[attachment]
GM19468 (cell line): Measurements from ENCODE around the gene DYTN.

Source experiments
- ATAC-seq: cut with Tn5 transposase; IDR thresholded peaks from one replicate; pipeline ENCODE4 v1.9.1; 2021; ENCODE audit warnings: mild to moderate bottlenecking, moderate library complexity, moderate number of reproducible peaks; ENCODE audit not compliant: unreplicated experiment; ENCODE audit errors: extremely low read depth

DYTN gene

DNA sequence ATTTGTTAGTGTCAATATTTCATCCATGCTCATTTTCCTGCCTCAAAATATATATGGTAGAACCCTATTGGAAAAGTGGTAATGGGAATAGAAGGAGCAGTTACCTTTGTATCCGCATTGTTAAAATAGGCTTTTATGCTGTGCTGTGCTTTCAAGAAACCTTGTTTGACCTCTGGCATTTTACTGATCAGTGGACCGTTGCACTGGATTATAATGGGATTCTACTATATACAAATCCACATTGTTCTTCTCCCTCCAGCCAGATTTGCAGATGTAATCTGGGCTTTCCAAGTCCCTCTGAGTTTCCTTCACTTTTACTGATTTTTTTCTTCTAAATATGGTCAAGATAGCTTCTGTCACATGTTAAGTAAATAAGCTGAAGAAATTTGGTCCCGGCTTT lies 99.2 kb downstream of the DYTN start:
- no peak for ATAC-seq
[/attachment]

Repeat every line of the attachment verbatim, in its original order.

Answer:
GM19468 (cell line): Measurements from ENCODE around the gene DYTN.

Source experiments
- ATAC-seq: cut with Tn5 transposase; IDR thresholded peaks from one replicate; pipeline ENCODE4 v1.9.1; 2021; ENCODE audit warnings: mild to moderate bottlenecking, moderate library complexity, moderate number of reproducible peaks; ENCODE audit not compliant: unreplicated experiment; ENCODE audit errors: extremely low read depth

DYTN gene

DNA sequence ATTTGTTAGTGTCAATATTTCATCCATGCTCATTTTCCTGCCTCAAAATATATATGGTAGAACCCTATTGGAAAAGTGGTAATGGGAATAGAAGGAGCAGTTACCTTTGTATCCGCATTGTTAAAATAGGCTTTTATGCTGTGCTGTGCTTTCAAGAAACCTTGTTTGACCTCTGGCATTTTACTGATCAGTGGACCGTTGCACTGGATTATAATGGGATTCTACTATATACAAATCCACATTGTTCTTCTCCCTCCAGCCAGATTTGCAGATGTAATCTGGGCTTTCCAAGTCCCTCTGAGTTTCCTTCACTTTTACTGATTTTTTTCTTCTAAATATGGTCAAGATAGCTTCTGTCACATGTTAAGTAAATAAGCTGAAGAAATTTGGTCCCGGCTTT lies 99.2 kb downstream of the DYTN start:
- no peak for ATAC-seq